I think that's hyperbole, because New York City, unlike Detroit, had a much broader economic base, despite the loss of manufacturing.
But she credits three factors for the improvements:
- "policing reform brought a dramatic reduction in crime"
- "rezoning of fallow industrial neighborhoods for 'mixed' uses
- "the arrival of a new generation of gentrifiers"
Such gentrification made some property owners well off, but was tough for renters.
An AY mention
In the section under rezonings, Hymowitz writes:
Brooklyn also benefited from the Giuliani and Bloomberg administrations’ rezoning of fallow industrial neighborhoods for “mixed” uses, so that residential, commercial, and light-industry buildings could occupy the same area. These decisions have met with fierce resistance, with Brooklyn’s gentrifiers—ironically, given their historical role in changing the borough—among the most vociferous in arguing that grabby real-estate interests and their friends in government are driving out an indigenous population. Bruce Ratner’s much-reviled Atlantic Yards project, which took advantage of the government’s bullying eminent-domain powers, lends some credence to the charge. But mostly, Brooklyn’s transformation has come from the ground up. In the beginning, as Osman observes, gentrification spread because “a few families decided to cross” Atlantic Avenue, the southern boundary of Brooklyn Heights. The rezoning that finally took place decades later was simply bowing to reality: large factories were gone for good, and young singles and families wanted in.For Atlantic Yards, it must be pointed out, there was no rezoning, just an override of zoning.
The impact of the new
Hymowitz sketches the "creative-class gentrification" in Williamsburg and DUMBO, the latter aided by the designation in 2007 as a historic district and the "newly opened, long-in-the-making, and still-evolving Brooklyn Bridge Park."
DUMBO, she notes, requires "twentysomething digerati," part of the borough's (and the city's) new economy, while Williamsburg features the "hippie entrepreneur, who specializes in two consumer industries—music and food." (Not so sure about the "hippie" designation; better to say "hipster.")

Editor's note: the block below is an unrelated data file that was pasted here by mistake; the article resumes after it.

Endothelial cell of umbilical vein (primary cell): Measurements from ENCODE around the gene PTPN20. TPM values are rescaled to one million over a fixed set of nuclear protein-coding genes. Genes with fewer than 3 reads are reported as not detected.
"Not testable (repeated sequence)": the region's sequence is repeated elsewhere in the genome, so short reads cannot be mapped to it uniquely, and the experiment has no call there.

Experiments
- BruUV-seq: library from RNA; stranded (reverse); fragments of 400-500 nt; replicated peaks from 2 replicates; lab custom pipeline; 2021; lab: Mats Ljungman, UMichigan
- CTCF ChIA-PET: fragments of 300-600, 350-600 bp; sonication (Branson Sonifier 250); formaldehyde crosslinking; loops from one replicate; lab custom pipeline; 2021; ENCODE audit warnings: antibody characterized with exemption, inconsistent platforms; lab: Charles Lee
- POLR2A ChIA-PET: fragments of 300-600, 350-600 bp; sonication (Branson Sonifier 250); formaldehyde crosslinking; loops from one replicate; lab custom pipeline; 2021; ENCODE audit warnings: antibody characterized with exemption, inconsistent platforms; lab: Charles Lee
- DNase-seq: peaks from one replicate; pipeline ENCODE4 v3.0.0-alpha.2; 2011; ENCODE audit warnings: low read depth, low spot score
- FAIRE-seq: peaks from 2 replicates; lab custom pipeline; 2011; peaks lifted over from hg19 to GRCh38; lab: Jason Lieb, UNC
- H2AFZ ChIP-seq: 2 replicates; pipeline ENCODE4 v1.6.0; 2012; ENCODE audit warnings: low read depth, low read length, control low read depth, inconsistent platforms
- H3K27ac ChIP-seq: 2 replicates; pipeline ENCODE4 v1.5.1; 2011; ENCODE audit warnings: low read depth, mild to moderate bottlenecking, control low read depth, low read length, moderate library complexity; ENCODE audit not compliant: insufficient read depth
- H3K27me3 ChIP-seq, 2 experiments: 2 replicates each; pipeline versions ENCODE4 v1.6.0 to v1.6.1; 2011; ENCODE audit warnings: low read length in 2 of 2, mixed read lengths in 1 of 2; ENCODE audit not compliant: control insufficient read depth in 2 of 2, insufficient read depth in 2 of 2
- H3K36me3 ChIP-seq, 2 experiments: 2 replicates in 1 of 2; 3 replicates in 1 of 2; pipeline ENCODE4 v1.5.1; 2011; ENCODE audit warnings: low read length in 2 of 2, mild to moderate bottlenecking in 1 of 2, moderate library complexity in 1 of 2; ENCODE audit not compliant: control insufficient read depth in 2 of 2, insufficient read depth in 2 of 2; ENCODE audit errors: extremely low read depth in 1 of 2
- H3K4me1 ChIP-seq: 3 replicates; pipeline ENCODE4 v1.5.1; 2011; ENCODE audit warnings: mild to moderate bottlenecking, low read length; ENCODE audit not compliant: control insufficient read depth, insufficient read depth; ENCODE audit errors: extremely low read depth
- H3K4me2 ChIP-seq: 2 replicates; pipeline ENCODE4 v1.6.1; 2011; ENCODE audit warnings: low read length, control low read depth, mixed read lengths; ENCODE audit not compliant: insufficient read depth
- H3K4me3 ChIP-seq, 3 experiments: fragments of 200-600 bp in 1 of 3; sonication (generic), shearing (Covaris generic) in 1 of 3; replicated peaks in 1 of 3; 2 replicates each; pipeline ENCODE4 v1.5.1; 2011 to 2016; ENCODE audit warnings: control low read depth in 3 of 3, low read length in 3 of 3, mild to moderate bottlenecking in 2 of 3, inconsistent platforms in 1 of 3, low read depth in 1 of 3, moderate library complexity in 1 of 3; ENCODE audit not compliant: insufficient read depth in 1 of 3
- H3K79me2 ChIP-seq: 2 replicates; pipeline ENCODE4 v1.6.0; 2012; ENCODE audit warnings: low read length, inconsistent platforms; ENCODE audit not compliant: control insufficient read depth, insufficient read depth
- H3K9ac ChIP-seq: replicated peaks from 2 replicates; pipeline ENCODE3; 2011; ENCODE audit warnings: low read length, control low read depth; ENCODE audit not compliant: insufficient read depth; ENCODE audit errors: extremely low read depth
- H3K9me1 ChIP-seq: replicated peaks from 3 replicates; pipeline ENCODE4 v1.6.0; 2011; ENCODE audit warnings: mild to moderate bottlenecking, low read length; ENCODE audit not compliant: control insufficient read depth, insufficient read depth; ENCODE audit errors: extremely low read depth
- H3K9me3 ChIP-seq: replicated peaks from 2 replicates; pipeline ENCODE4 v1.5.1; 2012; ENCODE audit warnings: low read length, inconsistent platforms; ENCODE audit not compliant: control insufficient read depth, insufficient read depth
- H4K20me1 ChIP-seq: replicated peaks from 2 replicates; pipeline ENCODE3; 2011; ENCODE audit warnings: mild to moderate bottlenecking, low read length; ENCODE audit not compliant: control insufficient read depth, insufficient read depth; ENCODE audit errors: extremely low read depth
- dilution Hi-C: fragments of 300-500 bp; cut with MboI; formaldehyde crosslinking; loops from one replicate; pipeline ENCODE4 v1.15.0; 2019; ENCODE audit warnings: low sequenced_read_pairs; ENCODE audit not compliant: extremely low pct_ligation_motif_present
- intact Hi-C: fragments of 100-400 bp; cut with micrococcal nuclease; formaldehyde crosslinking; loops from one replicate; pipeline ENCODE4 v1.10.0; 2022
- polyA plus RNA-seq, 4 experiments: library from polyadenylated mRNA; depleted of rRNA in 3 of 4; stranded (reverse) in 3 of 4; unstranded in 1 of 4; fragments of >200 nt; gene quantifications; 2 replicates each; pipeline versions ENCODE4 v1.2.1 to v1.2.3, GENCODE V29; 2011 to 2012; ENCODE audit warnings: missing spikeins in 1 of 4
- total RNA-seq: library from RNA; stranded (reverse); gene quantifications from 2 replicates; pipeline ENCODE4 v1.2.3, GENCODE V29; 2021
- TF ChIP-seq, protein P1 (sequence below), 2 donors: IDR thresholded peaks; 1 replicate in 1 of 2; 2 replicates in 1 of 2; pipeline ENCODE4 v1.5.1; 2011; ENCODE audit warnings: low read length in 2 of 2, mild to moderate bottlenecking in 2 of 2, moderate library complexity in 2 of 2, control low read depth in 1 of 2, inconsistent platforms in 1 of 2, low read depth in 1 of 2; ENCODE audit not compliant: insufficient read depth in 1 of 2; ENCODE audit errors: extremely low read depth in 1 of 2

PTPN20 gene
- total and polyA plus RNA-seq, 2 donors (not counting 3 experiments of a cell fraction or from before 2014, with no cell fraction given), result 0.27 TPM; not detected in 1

The unsolved problem
As with the overall impact of companies like Facebook and Google (compared to, say GM or Kraft), in Brooklyn, "these boutique businesses have a limited impact on the borough’s total economy," because there aren't tons of factory jobs.
Thus, Hymowitz concludes:
[T]he borough is a microcosm of the nation’s “hourglass economy.” At the top, the college-educated are doing interesting, motivating work during the day and bicycling home to enjoy gourmet beer and grass-fed beef after hours. At the bottom, matters are very different. Almost a quarter of Brooklyn’s 2.5 million residents live below the poverty line—in the housing projects of East New York, in the tenements of Brownsville, or in “transitional” parts of Bushwick and Bed-Stuy, all places where single-mother poverty has become an intergenerational way of life.The statistics are stark:
Between 2000 and 2010, the percentage of the area’s population on welfare did decline markedly, but the number of Medicaid recipients almost tripled, to nearly 750,000. About 40 percent of Brooklyn’s total population receives some kind of public assistance today, up from 23 percent a decade ago.And even when "manufacturing jobs do become available, they tend to require skills that high school graduates—and dropouts—lack. East New York and Brownsville also remain the highest-crime areas in New York."
Her conclusion: "And no one believes that’s transitional."
I'd add: "And no one should believe Atlantic Yards can solve that."